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The Net Stable Funding Ratio (NSFR) shall be implemented as a binding minimum ratio from 2018 on. It is defined as available stable funding (ASF) divided by required stable funding (RSF). Its supervisory monitoring started in 2014, according to European CRR-Regulation. Currently, the Basel Committee on Banking Supervisory revises it’s consultation on the final calibration of the NSFR dating from January 2014. Analysis suggests that National characteristics of Asset and Liability Markets matter and shall be taken into account defining a standardised ratio.

One goal of the NSFR is to allow for a better governance of liquidity risk stemming from maturity transformation of less than one year: Banks are required to hold an adequate portion of stable funding sources such as deposits or bond market financing, or even capital, instead of relying on short-term wholesale funding.

In addition to liquidity risk, the NSFR adresses the risk of increased leverage: Analysis shows that the increased leverage in the forefront of the Financial Crisis was often not financed by capital but by short-term wholesale funding. As the NSFR defines different levels of available and required stable funding, balance sheet growth is limited as long as it is based on non stable funding. For example, the available stable funding differs between regulatory capital which enjoys a 100 percent available stable funding (ASF) weight while stable non-maturity deposits receive a 95 percent ASF weight. In contrast, funding from a financial institution with residual maturity less than six months has a 0 percent ASF. Similarly, liquid assets enjoy lower required stable funding (RSF) factors while illiquid assets are assigned higher RSF factors.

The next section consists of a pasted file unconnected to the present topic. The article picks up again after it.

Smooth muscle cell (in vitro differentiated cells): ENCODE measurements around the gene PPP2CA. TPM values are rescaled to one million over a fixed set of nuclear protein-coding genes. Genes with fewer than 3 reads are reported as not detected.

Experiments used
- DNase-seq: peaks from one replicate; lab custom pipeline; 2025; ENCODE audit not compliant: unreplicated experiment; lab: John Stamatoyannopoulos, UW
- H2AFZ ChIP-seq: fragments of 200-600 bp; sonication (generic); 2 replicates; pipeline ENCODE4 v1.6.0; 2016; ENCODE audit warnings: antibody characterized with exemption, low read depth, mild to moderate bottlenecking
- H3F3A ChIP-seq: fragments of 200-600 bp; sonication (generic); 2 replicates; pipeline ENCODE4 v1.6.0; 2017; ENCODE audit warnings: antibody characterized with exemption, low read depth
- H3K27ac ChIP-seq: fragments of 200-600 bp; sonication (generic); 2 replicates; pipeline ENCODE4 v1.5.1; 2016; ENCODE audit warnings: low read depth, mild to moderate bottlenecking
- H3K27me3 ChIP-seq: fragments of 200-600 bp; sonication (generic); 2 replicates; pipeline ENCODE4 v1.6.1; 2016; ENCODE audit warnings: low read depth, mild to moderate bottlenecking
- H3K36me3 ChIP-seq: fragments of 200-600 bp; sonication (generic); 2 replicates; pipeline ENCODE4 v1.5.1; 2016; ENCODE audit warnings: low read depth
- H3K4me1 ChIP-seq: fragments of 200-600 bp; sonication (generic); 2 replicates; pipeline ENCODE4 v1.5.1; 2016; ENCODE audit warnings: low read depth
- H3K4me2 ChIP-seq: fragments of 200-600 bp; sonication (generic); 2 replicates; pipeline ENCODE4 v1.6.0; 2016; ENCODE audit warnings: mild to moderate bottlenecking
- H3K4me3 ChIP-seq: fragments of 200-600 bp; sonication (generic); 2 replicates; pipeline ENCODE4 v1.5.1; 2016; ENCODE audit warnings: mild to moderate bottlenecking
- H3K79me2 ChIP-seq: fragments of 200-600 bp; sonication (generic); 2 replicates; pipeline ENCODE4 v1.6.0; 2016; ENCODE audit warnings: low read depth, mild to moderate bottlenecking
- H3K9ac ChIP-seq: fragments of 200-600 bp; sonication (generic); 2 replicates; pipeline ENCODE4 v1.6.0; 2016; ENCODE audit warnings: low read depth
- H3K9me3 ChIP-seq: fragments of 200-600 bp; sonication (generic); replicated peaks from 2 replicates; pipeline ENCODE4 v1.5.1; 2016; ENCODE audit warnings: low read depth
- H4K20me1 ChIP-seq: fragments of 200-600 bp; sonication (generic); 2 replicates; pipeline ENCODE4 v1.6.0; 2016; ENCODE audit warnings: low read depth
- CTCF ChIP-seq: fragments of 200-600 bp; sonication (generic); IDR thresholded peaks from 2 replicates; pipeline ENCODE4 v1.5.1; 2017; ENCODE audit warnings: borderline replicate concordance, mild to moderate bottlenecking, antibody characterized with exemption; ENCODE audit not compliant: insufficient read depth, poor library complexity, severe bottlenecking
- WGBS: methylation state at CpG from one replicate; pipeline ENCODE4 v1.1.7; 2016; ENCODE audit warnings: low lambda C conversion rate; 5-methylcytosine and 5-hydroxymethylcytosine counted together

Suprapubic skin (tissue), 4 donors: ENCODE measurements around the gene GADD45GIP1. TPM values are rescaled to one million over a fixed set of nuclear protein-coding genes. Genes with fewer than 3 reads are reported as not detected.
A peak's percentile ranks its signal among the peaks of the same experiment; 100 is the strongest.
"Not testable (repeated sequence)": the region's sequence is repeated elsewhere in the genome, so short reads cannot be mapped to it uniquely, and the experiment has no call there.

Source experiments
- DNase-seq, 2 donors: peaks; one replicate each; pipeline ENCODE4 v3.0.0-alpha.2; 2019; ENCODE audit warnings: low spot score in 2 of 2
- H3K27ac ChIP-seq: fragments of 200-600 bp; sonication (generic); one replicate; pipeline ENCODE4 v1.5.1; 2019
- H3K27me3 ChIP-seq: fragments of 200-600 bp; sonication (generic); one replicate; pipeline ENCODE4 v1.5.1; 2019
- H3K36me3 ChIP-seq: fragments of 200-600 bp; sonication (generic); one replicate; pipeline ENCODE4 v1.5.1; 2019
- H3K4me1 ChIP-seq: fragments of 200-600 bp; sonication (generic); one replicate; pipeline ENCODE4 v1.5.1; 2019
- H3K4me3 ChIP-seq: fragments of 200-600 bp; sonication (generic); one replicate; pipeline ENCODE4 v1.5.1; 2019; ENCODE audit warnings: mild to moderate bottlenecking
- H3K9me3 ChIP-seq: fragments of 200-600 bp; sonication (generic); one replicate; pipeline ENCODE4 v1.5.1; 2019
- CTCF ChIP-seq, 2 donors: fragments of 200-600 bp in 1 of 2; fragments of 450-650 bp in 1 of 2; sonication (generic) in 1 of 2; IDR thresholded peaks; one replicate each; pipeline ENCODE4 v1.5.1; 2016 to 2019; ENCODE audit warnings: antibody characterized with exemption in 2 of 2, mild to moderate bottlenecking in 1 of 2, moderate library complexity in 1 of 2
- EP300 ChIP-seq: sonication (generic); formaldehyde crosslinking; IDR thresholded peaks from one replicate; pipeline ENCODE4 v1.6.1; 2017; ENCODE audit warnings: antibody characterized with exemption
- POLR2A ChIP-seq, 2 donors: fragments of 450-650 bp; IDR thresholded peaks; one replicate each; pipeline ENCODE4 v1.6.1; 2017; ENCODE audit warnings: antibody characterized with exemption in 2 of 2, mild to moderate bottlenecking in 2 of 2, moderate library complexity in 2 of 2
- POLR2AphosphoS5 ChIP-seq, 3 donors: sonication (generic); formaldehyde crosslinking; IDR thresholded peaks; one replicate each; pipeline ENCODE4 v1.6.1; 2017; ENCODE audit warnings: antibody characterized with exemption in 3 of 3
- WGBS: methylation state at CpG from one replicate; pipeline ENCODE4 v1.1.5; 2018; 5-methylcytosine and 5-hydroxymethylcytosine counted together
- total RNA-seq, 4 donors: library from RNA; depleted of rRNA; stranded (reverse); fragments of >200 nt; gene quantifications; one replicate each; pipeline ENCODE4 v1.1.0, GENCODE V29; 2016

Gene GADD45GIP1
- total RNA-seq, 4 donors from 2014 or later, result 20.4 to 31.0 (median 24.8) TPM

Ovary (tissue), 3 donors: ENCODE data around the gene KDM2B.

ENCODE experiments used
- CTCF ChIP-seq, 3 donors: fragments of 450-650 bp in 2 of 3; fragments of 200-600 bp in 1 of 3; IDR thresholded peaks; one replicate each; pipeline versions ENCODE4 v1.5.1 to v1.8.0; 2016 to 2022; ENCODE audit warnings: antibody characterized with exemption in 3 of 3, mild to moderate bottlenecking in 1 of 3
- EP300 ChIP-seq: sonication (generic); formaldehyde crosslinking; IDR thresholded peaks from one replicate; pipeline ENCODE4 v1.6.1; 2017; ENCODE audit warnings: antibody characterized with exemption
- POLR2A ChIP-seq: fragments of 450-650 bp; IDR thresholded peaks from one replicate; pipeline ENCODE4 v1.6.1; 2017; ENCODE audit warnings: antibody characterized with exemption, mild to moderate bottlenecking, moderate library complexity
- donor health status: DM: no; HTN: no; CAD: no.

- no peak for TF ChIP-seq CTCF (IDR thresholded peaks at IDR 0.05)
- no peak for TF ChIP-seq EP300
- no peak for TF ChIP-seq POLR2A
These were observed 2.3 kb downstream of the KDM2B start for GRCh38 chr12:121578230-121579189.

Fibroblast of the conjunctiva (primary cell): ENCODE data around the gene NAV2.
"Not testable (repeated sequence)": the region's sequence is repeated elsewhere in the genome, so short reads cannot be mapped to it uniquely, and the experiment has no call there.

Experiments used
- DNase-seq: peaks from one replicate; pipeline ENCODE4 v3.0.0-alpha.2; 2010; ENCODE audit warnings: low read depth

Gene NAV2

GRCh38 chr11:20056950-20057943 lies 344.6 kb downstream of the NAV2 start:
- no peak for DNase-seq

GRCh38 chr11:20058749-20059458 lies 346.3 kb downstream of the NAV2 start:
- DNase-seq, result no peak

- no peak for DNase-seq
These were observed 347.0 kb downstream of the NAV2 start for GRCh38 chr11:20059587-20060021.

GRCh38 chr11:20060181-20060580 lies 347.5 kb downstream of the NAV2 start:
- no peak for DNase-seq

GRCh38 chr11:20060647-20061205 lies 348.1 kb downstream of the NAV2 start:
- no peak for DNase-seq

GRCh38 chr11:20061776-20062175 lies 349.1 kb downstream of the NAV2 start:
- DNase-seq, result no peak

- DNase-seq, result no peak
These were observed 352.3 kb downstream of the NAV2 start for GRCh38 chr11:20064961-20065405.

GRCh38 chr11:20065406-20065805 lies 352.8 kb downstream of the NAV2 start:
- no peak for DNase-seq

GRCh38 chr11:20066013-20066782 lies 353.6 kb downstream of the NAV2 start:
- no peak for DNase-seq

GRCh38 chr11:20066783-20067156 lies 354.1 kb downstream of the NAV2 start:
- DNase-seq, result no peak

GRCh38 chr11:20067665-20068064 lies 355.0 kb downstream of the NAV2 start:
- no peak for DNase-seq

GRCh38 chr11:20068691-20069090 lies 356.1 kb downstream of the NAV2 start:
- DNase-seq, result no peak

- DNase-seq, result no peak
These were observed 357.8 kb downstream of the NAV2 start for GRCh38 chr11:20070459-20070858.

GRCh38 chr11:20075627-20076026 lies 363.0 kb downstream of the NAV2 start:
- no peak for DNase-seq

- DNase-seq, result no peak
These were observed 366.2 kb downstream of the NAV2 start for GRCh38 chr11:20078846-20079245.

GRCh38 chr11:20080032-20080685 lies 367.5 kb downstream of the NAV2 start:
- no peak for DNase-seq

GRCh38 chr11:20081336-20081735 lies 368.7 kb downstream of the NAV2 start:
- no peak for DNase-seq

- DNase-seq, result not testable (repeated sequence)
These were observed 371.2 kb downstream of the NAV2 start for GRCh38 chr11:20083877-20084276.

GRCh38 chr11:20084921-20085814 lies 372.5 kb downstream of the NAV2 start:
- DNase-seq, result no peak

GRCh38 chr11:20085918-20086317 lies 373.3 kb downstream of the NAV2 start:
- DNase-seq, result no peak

This strong impact on asset liability management requires a careful calibration of the stability factors. As Gobat/Yanase/Maloney (IMF, WP/14/106) state, „changes in ASF and RSF factors for important asset and liability components make a substantial difference in the final NSFR figure, underlining the importance of having a proper calibration at the national level.“ One way to balance between the goal implementing a standardised single rule on European level and the flexibility required to take national characteristics into account, „is to allow for some “guided discretion,” particularly by allowing countries to apply more stringent parameters.“ For example „Supervisors will need to take a cautious approach in designing the deposit weights for the NSFR, as deposit stability characteristics will most likely vary among jurisdictions, depending on market and institutional factors.“

The leverage ratio is one of the most discussed regulatory topics. According to the Basel Committee on Banking Supervision (BSCB), a minimum level of 3% shall be obligatory from 2008 on. The Committee (2009, pp. 2-3) argues that a leverage ratio requirement “would help contain the build-up of excessive leverage in the banking system, introduce additional safeguards against attempts to game the risk-based requirements, and help address model risk“.

A recent study from Kiema and Jokivuolle on the question “Does a Leverage Ratio Requirement increase Bank Stability?” concludes that the impact the leverage ratio requirement (LRR) has on financial stability depends on its relative level compared to the average risk-based capital requirements: